That good feeling will be something Alonso and his team will need to carry through the long season which also includes the DFB Cup and Europa League campaigns. There have been many false dawns before at the BayArena – think back as recently as the Peter Bosz era, when Leverkusen went toe-to-toe with Bayern up to the winter break before their form fell off a cliff.
There have also been many memorable close calls, like the treble that never was in 2002 with runners-up finishes at the last in the Bundesliga, DFB Cup and UEFA Champions League. Two years earlier they’d let the league title slip from their grasp on the final day. Dubbed ‘Neverkusen’ for those gut-wrenching near misses, the club still bears the mental scars and is something that Alonso, the serial-winner player in his first senior role as a head coach, also has to change if Die Werkself are to finally go one better than their five second-place finishes.
4) Blowing teams away
Conquering the mental challenge over a full season will be slow work, but there’s already convincing evidence that Alonso has made an impact on the pitch. Leverkusen have been scintillating in attack so far this season, with 13 goals scored after four matchdays just the headline stat.
Boasting German playmakers Hofmann and Florian Wirtz working in tandem behind the bullish Boniface, Bayer is no longer just playing the pretty football we’ve seen in the recent past but is making it count. They trail only Bayern for shots on goal (72 vs. 84) but lead the division for the quality of chances with an Expected Goals (xG) total of 10.5. Their shot efficiency, which compares how many goals a team has scored compared to their XG, comes in at 2.5 and ranks fourth in the division.
When comparing last season’s top six, Leverkusen led the way this year in terms of clear-cut chances created (11) and converted (seven). Alonso’s 3-4-3 system is also set up in a way that is suited to counter-attack, with his team also coming out on top for shots from counters (eight) and goals scored on the break (three).
The supply lines into Boniface in particular are seemingly relentless. The Nigerian’s 29 shots on goal after four matchdays is almost double Kane’s 15 and the next-best tally across all teams (Tim Kleindienst, 17), with four goals and two assists to show for his efforts in the opposition box – or even halfway line, as he very nearly showed against Bayern.
5) Solid throughout
Alonso the player was a playmaker in teams built to dominate, with the midfielder acting as the beating heart and link between attack and defence. He knows that if you have quality in the final third and a constant supply line, then the goals will come. Much of his efforts at the BayArena have had to focus on shoring things up elsewhere.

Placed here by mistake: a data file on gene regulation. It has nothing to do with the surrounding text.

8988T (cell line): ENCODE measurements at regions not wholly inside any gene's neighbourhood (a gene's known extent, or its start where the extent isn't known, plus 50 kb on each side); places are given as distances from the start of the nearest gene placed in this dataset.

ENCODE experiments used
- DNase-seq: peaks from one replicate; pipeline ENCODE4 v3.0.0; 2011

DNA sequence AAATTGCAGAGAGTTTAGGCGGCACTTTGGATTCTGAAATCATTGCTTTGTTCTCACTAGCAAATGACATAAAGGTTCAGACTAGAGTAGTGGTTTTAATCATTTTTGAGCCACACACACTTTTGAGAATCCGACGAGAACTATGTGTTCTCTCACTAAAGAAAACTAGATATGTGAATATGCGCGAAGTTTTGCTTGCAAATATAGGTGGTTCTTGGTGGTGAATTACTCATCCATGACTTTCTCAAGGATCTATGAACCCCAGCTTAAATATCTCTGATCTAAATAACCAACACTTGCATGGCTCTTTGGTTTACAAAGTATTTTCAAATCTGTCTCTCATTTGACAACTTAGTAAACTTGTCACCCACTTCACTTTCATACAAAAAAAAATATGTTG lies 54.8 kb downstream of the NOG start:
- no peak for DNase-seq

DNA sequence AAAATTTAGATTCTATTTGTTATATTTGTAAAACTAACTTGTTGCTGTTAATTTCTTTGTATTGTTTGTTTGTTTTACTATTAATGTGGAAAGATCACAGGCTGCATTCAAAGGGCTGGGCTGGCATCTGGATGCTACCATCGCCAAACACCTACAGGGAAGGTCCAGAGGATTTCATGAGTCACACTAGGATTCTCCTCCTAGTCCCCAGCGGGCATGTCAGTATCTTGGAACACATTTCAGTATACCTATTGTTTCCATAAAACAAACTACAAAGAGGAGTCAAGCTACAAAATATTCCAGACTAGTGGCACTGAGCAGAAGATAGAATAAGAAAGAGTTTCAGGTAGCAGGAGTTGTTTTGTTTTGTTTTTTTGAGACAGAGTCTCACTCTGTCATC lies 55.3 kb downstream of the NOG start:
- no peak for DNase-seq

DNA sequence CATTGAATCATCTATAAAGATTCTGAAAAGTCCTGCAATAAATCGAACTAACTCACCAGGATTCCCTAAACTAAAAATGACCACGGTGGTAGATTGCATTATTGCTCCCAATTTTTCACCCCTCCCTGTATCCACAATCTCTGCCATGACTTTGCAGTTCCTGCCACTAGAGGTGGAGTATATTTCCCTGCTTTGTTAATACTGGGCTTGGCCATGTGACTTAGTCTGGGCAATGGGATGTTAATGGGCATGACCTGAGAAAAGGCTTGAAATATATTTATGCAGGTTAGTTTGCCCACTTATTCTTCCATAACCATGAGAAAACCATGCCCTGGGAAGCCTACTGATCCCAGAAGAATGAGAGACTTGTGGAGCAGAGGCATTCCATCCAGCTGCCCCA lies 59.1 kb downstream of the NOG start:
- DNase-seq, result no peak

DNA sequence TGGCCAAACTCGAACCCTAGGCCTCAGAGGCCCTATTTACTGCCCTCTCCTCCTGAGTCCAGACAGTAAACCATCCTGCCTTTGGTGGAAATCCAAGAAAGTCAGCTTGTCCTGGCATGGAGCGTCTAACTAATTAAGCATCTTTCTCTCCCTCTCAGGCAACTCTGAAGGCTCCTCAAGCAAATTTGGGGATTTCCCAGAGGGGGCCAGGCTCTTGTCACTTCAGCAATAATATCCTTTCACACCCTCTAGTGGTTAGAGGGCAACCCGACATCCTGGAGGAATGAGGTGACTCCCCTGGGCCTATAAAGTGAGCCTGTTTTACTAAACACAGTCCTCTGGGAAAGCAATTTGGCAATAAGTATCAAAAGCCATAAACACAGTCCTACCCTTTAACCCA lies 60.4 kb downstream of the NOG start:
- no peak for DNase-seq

It took a bit of time to find both the system and the personnel, but Alonso has now got the balance he wants in his 3-4-3, which sees five designated defenders and five attackers.
Die Werkself only rank fifth for possession (around 54 per cent) – up on last season’s proportion, although the same ranking across the division – but the difference is in what they do with the ball. They are leaders by some distance when it comes to the number of passes in the opposition half, with some 87.5 per cent finding a teammate. That compares with an overall pass completion rate of 88.8 per cent – second only to the usually dominant Bayern.
All their passing stats are up in 2022/23, showing the impact that pass master Alonso has had both on the style of play and confidence. A case in point is Jonathan Tah. The centre-back looked on his way out last season but is now the main man in the back three and produced a top-quality performance against Bayern that saw him record a 100 per cent pass completion (from 56 passes).
And when it comes to actual defending, the recently recalled Germany international has helped shepherd a backline that has conceded just once from open play in 2023/24 (from Bayern’s Leon Goretzka).
Hard work is at the core of everything Alonso is trying to instil. Leverkusen outran Bayern by some four kilometres (2.5 miles) at the Allianz Arena and led last season’s top six by a distance when it comes to sprints towards the opposition goal.
Not that this season will be a sprint for Die Werkself. They remain a work in progress under Alonso, but all the ingredients look to be there. Can Leverkusen finally put them together to create the perfect product?